The Death of Adam, by Marilynne Robinson, buy UK - Â£7.04, USA - $11.20. Take a look inside. ---------- Many of us have been rediscovering theology. That theology isn't static, and it is the task of many christians as their context and culture changes to re-contextualise their theology to that context. Theology isn't static, defined once and for all.
Whilst some statements and beliefs of orthodoxy about Christ, and God, maybe fairly constant over the last 2,000 years between most denominations, what those beliefs mean and how we explain and communicate them change greatly. Many of us have found that our theologies need re-thinking or that the ones we held were not helpful any more.
And when we do that re-thinking and re-contextualising, we often look back, as I think we should in time, to find other christians, and how they did their theology, in situations similar to ours, or applicable to ours. By doing this we are rediscovering many people that for some of us, our traditions excluded until now, and are finding them life giving.
We are finding out more about the theologies that our tribes/streams/denominations came out of, gaining a deeper appreciation for them. Then we look forward, maybe suggesting and using some new theologies, some of which we will have to lay down, or let others lay down in the future, as they too need to be changed.
Whilst many people move away from the theologies of modernity in some way, we need people to preserve them, so that others in the future can re-discover them, just as we are re-discovering theologies from people who have continued to live out beliefs and practices that the modern church abandoned.
This all brings me to 'The Death of Adam' by Marilynne Robinson (I mentioned earlier on my blog a fiction book Called 'Gilead' by Marilynne Robinson. It won the Pulitzer Prize for Fiction, and was I think a way for Marilynne to take her academic research, and theology and encapsulate it in a mesmerizing story).
I have finally managed to get hold of a paperback version of one of 'The Death of Adam" which is filled with her research in the form of short essays. The subtitle for the book is 'Essays on Modern Thought'. In particular it is a critique of modernity from an unusual perspective, at least for me for several reasons, that I will try to explain.
Now over the past few years of my research I have rediscovered the reformers, in particular, Martin Luther through the writings of Douglas Hall. When I was at seminary/college the reformers seemed to get harmonized and condensed into something bland and uniform. I guess that's as much to do with time constraints and my lack of really looking deeper as a 19 year old at seminary.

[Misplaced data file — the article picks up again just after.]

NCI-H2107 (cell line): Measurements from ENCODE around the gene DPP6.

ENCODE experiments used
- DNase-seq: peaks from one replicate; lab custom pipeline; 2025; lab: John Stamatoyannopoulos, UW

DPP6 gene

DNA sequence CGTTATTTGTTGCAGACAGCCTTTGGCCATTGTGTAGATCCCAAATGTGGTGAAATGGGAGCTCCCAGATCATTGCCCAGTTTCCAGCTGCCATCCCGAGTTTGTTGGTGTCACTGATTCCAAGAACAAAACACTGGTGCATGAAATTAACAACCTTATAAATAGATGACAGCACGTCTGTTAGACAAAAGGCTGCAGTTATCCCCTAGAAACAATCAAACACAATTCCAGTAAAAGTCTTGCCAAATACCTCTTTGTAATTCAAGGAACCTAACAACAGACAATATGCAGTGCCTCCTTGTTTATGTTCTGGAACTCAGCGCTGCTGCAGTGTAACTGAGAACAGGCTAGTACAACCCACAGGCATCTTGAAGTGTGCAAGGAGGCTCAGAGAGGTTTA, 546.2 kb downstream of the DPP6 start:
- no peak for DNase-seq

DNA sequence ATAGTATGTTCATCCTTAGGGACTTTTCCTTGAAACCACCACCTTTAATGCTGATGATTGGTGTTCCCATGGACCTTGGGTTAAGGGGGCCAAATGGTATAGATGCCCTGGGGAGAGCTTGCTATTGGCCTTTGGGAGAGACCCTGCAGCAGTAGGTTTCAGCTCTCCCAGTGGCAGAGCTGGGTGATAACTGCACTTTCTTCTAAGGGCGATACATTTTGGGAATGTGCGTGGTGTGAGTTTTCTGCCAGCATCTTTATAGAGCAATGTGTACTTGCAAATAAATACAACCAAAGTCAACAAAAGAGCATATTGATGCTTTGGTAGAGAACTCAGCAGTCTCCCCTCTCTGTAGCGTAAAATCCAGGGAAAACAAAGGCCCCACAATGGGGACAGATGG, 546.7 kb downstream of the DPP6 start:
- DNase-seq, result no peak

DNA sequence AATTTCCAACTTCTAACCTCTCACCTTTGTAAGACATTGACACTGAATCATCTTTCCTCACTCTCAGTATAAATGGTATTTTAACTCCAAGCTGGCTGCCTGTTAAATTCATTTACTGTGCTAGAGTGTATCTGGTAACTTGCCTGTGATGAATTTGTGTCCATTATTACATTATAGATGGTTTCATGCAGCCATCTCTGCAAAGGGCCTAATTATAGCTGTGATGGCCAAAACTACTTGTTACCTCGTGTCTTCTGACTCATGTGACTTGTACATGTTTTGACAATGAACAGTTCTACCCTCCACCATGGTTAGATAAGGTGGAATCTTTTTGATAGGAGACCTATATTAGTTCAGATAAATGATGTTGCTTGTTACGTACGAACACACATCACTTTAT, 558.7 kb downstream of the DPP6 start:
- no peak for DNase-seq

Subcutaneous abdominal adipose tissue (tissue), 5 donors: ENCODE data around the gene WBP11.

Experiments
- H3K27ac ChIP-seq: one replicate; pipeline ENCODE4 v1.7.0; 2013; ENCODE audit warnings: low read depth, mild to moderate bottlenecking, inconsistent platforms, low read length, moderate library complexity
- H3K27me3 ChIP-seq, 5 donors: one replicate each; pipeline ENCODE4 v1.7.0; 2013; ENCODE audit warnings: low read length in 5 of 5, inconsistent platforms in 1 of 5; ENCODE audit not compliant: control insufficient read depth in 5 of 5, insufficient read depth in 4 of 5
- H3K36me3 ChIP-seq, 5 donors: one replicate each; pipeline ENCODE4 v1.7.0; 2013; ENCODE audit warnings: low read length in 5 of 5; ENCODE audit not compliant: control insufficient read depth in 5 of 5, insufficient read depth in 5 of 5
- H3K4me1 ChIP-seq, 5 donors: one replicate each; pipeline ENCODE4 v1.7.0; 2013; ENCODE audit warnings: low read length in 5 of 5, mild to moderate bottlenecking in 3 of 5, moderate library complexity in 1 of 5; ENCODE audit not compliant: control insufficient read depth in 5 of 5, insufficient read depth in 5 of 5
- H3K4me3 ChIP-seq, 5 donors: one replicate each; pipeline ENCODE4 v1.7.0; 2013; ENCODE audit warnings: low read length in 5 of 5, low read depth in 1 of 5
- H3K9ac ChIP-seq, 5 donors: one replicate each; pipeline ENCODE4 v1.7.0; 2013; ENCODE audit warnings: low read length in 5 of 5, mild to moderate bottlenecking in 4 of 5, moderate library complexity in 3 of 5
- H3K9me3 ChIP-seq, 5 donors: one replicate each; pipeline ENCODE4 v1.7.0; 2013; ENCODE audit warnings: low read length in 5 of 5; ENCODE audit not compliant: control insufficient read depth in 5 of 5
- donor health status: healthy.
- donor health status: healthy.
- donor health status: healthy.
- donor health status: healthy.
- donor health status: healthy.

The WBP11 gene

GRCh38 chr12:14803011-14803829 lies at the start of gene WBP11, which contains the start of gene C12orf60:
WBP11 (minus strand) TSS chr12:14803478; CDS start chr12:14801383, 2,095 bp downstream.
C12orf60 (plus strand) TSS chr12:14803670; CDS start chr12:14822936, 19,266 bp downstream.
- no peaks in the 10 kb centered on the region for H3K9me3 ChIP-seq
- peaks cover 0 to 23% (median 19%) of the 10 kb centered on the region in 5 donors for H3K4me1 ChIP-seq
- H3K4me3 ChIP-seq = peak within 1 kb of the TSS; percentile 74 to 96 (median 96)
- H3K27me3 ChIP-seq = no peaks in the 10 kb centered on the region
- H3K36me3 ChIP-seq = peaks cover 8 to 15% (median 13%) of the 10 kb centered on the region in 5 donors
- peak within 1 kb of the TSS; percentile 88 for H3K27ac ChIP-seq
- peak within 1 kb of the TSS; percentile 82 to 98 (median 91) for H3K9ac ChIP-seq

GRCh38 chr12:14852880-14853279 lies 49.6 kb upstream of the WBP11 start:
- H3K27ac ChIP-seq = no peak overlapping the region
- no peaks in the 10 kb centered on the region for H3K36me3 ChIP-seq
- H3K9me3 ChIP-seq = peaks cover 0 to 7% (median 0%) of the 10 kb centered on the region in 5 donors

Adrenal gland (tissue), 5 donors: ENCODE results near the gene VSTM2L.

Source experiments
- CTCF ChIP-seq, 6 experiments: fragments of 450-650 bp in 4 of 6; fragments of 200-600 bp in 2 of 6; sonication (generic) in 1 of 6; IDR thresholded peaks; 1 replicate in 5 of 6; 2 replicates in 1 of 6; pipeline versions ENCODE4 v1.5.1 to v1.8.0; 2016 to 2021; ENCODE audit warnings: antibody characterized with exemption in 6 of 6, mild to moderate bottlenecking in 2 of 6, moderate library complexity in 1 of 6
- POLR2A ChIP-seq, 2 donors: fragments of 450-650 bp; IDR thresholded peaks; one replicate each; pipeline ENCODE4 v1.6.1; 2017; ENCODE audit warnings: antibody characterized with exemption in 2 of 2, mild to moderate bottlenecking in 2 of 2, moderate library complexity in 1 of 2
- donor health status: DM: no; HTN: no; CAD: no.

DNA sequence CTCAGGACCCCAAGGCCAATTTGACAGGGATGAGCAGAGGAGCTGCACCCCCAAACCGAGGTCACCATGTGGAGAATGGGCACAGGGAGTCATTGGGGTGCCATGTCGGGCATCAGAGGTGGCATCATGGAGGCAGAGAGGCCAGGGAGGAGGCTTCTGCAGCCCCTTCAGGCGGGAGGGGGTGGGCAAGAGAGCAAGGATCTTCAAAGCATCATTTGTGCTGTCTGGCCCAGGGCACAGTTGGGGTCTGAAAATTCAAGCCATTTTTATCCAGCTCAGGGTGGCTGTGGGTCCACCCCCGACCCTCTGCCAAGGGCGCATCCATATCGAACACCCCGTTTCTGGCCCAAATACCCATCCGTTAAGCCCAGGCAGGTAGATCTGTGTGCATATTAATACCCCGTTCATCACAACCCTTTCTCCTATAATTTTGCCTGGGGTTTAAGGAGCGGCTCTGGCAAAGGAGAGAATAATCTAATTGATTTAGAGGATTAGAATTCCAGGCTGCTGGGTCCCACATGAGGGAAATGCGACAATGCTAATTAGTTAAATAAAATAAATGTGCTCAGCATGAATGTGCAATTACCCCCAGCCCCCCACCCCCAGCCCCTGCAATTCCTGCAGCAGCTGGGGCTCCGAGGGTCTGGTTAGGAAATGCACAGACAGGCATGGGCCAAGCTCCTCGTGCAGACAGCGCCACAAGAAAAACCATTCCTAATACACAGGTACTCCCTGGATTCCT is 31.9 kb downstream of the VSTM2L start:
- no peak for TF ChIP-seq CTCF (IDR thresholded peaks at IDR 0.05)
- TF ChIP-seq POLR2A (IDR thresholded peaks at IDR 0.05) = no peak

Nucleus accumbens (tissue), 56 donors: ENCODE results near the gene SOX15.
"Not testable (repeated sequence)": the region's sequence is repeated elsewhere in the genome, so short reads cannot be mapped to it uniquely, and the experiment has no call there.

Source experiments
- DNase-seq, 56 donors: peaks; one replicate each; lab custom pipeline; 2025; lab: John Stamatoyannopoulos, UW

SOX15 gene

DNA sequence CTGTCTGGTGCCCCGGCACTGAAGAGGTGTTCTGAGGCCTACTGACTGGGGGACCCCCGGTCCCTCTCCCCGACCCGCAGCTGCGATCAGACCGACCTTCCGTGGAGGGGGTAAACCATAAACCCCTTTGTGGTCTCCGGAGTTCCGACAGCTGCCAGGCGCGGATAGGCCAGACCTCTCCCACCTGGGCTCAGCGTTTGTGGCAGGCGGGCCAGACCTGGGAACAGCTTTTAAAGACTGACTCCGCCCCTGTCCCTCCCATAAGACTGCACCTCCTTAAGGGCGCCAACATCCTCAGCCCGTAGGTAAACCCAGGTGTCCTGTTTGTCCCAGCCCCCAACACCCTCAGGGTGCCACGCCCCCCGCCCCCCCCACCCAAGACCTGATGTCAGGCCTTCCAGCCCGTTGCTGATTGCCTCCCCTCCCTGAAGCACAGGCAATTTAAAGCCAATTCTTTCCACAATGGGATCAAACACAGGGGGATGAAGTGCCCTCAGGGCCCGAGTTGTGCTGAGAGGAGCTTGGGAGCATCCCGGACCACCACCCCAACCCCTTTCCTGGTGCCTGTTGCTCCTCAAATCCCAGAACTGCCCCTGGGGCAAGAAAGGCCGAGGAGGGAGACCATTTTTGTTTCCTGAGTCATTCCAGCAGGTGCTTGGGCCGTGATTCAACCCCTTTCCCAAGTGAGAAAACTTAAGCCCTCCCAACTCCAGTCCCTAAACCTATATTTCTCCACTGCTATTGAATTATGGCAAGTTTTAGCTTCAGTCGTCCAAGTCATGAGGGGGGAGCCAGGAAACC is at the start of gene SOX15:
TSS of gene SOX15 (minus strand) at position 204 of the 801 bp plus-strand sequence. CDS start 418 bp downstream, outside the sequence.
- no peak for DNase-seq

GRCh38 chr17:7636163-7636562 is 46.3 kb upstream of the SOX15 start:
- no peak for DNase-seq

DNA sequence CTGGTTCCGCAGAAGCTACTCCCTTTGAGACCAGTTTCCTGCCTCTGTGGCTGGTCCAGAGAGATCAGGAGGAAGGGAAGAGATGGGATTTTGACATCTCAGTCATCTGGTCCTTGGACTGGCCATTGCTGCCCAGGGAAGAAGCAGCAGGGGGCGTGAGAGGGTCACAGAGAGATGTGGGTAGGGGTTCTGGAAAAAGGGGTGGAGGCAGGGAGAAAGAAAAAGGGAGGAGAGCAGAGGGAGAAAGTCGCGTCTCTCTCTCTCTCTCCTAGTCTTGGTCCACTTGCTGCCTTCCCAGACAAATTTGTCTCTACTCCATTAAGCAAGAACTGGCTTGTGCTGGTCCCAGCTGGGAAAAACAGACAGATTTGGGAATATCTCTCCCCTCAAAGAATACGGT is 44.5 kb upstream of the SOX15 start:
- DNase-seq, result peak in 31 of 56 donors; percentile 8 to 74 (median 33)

So now I read Luther, and find in his Theologia Crucis, something profound for the issues of power, post-colonialism, post-revivalism, and the nature of spiritual formation in a post-modern context (see my dissertation when it is finished). Yet in that process of discovery I became increasingly cold towards Calvin.
In Calvinism there is the idea of a doctrine of God, where God is intrinsically angry, and deliberately damns people to hell, with that strand seen in the revivalism of Jonathan Edwards (see his famous sermon 'Sinners in the Hand of an Angry God', where Edward's writes 'The God that holds you over the pit of hell, much as one holds a spider, or some loathsome insect over the fire, abhors you, and is dreadfully provoked: his wrath towards you burns like fire; he looks upon you as worthy of nothing else, but to be cast into the fire;... you are ten thousand times more abominable in his eyes, than the most hateful venomous serpent is in ours;...yet it is nothing but his hand that holds you from falling into the fire every moment... Yea, there is nothing else that is to be given as a reason why you do not this very moment drop down into hell.) I'm not saying Calvin would approve of this application of his theology, but I find it distasteful.
We can see this in the revivalism of much of the modern church, and increasingly in the theology of people reacting conservatively to post-modernity. There also seems to also be a call to preach the Gospel, essentially through the filter of Calvin's TULIP. As a result I think the focus on a platonic, de-humanising, gospel message, has been something I have found personally hard to stomach, and something I think our emerging culture largely rejects.
I'm sure I misunderstand Calvin very much in that presentation, but I read and hear enough to know some of it is not just a stereotype (as an aside I think Calvinism is going to be used increasingly by many conservative sections of the church reacting against post-modernity).
So back to 'The Death of Adam', and low and behold Marlynne Robinson bases most of her essays and research on the idea that the modern church has indeed misunderstood Calvin, and that in fact Calvin is someone we need to re-read to find responses to the questions of post-modernity be they authority, women, darwinism etc that are vital for us today.
I'm sure many Calvinists will dislike her reading of Calvin, but the book has made me think, I need to go back now and read some more Calvin for myself.